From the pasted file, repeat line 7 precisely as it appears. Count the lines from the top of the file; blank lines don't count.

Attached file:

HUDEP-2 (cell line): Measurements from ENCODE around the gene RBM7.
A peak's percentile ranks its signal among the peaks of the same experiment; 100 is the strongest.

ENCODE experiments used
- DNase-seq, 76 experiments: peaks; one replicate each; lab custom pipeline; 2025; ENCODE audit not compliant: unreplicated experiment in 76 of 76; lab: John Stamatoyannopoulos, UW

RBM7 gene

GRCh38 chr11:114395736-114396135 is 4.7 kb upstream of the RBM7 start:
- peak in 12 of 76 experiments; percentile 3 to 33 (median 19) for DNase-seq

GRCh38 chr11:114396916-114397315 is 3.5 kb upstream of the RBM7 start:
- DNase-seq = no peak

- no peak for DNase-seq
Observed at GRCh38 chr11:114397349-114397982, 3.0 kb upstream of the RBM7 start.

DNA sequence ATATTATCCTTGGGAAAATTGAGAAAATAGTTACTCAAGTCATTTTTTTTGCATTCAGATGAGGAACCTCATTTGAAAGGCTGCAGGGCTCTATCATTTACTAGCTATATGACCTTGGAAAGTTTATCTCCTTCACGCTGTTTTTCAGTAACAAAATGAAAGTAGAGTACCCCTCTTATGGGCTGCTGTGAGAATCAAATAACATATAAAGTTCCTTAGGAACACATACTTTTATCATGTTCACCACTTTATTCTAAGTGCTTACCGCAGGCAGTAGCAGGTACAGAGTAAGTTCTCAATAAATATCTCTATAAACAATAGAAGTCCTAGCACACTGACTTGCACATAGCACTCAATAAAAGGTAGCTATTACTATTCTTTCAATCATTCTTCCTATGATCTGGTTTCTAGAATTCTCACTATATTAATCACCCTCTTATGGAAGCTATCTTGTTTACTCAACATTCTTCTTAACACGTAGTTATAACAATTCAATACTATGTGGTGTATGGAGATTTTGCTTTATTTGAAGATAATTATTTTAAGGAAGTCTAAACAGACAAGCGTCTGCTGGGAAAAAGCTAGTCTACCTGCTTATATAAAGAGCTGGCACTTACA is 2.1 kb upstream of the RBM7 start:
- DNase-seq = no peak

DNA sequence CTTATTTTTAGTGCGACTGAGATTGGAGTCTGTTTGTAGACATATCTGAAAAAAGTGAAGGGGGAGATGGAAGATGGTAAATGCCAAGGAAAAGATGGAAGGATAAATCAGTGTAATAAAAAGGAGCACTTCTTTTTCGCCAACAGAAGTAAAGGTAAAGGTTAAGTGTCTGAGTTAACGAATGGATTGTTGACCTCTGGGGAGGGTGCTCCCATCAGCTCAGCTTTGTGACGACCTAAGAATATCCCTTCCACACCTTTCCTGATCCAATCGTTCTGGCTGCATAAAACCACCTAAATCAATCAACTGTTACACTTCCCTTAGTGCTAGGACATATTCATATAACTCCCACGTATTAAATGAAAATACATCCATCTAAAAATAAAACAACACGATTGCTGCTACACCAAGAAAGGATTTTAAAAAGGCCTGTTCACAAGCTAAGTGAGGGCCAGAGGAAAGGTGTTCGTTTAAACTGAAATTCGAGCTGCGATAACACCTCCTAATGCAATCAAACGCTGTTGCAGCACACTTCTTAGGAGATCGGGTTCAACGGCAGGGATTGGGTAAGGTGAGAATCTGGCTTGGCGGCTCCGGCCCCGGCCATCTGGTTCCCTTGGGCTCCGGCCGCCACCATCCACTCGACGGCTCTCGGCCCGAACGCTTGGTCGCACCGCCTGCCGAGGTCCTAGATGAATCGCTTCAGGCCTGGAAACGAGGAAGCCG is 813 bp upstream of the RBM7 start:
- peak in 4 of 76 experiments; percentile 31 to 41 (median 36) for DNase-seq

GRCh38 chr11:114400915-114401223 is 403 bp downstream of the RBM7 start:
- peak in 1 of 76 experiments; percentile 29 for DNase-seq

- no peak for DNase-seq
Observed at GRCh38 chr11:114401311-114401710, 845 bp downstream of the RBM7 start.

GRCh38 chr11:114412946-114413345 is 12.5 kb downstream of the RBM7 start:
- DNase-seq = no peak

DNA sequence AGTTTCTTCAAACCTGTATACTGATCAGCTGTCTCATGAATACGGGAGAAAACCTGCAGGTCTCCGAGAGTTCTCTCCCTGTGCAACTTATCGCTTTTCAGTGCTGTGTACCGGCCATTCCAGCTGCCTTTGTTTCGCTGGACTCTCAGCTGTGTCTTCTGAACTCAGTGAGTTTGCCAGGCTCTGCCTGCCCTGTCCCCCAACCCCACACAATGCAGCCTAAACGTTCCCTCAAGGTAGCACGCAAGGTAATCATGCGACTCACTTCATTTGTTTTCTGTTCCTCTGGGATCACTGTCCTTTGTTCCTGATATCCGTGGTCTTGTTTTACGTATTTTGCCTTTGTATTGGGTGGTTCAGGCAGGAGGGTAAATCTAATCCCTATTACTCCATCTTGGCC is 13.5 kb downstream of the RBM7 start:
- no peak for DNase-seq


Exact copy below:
- peak in 12 of 76 experiments; percentile 3 to 33 (median 19) for DNase-seq